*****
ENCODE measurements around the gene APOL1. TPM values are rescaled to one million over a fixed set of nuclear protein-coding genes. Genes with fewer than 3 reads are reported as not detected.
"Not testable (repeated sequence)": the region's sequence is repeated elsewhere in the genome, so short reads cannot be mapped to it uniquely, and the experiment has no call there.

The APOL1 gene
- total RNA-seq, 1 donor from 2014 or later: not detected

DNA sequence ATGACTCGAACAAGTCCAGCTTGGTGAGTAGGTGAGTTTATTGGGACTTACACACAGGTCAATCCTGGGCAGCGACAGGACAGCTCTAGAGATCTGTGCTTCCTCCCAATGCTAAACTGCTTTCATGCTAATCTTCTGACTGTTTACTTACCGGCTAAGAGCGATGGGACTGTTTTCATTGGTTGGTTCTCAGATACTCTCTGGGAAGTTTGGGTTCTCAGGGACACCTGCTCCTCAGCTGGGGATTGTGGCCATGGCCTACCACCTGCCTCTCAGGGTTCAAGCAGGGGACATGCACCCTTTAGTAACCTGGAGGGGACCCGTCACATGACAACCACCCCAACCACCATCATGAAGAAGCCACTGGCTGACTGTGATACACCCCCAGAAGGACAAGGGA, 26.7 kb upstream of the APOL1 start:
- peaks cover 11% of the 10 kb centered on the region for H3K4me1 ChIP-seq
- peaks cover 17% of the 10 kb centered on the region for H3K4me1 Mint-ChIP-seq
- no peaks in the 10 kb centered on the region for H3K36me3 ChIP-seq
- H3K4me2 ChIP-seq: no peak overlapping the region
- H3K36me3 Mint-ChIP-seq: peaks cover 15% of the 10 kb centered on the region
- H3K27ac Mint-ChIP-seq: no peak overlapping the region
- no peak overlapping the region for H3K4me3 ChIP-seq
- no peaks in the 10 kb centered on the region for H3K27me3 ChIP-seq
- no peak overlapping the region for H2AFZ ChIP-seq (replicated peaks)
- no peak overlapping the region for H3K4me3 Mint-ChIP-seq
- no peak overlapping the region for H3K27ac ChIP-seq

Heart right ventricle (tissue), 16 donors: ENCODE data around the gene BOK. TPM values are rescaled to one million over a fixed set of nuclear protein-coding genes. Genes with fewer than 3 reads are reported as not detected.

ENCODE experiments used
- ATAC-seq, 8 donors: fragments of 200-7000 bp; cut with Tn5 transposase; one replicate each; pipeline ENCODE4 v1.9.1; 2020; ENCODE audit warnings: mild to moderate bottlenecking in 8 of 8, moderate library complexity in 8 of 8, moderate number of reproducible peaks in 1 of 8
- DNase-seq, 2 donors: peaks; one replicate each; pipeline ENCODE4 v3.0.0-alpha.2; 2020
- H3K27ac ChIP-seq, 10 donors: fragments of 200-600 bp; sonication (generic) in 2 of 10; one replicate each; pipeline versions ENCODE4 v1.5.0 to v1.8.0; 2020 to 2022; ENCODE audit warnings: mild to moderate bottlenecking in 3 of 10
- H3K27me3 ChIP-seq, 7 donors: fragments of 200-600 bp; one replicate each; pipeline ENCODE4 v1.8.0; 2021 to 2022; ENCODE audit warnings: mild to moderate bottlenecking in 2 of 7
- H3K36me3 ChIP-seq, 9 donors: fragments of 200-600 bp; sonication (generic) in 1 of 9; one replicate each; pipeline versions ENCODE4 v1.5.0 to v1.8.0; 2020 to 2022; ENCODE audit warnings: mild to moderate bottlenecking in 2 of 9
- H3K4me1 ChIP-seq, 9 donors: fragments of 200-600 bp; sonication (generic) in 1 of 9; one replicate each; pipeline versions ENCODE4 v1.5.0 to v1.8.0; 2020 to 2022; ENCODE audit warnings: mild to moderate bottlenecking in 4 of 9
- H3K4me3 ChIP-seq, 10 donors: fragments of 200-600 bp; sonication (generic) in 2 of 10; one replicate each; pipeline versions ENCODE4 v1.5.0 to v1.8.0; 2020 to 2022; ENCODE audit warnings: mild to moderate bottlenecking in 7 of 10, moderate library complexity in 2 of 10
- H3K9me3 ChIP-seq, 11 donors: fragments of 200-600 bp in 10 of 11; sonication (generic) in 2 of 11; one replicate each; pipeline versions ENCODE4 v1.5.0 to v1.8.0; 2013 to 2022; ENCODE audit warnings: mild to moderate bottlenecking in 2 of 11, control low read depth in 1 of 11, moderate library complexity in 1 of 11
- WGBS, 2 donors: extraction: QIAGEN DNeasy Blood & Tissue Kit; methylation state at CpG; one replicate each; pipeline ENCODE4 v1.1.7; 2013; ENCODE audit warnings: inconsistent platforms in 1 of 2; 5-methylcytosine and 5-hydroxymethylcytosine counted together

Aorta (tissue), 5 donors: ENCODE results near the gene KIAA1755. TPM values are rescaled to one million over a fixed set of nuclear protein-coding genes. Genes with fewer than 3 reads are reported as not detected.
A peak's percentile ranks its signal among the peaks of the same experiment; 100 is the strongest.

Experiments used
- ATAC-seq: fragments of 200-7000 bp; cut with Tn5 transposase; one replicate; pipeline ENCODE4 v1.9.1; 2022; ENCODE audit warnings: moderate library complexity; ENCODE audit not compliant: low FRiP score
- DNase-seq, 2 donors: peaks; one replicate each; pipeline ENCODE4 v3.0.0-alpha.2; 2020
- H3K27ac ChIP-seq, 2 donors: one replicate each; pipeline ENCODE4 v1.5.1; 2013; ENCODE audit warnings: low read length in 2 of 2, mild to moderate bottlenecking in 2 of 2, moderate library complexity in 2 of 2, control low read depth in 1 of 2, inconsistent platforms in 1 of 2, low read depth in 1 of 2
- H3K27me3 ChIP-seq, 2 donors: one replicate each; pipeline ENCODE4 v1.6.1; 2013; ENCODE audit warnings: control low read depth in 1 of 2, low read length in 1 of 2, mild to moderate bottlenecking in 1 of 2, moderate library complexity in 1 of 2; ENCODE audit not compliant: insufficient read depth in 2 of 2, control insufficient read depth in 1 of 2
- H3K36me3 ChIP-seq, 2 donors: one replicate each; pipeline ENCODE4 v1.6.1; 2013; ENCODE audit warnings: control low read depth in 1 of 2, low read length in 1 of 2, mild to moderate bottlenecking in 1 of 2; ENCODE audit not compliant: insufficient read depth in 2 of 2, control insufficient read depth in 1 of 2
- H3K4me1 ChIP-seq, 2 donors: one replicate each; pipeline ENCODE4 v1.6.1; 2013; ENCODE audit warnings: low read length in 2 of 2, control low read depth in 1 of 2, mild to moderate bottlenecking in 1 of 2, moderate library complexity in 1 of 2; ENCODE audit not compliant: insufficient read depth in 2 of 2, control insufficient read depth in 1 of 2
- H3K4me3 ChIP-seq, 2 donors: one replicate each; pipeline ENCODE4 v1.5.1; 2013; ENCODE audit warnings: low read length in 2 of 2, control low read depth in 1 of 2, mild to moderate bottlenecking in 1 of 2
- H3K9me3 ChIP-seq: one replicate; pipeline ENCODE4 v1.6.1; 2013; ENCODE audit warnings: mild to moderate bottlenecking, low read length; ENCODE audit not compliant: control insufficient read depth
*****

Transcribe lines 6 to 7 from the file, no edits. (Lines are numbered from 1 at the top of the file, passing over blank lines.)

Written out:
- peaks cover 11% of the 10 kb centered on the region for H3K4me1 ChIP-seq
- peaks cover 17% of the 10 kb centered on the region for H3K4me1 Mint-ChIP-seq